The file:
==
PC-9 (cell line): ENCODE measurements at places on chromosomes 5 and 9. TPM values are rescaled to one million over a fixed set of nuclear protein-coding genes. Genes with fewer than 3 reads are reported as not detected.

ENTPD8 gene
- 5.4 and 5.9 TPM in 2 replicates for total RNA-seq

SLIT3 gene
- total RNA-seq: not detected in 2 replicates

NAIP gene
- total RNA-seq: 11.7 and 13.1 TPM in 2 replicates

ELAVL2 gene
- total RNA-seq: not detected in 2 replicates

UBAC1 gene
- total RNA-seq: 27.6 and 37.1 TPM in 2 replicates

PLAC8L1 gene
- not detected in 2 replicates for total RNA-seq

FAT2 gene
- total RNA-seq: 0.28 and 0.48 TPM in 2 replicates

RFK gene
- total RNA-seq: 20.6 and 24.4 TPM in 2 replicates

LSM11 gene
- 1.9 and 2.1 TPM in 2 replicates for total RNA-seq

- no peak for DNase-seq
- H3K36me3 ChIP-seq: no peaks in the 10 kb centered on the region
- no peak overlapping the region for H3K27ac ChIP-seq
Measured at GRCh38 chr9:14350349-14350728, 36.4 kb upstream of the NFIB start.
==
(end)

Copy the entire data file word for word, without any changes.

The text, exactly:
PC-9 (cell line): ENCODE measurements at places on chromosomes 5 and 9. TPM values are rescaled to one million over a fixed set of nuclear protein-coding genes. Genes with fewer than 3 reads are reported as not detected.

ENTPD8 gene
- 5.4 and 5.9 TPM in 2 replicates for total RNA-seq

SLIT3 gene
- total RNA-seq: not detected in 2 replicates

NAIP gene
- total RNA-seq: 11.7 and 13.1 TPM in 2 replicates

ELAVL2 gene
- total RNA-seq: not detected in 2 replicates

UBAC1 gene
- total RNA-seq: 27.6 and 37.1 TPM in 2 replicates

PLAC8L1 gene
- not detected in 2 replicates for total RNA-seq

FAT2 gene
- total RNA-seq: 0.28 and 0.48 TPM in 2 replicates

RFK gene
- total RNA-seq: 20.6 and 24.4 TPM in 2 replicates

LSM11 gene
- 1.9 and 2.1 TPM in 2 replicates for total RNA-seq

- no peak for DNase-seq
- H3K36me3 ChIP-seq: no peaks in the 10 kb centered on the region
- no peak overlapping the region for H3K27ac ChIP-seq
Measured at GRCh38 chr9:14350349-14350728, 36.4 kb upstream of the NFIB start.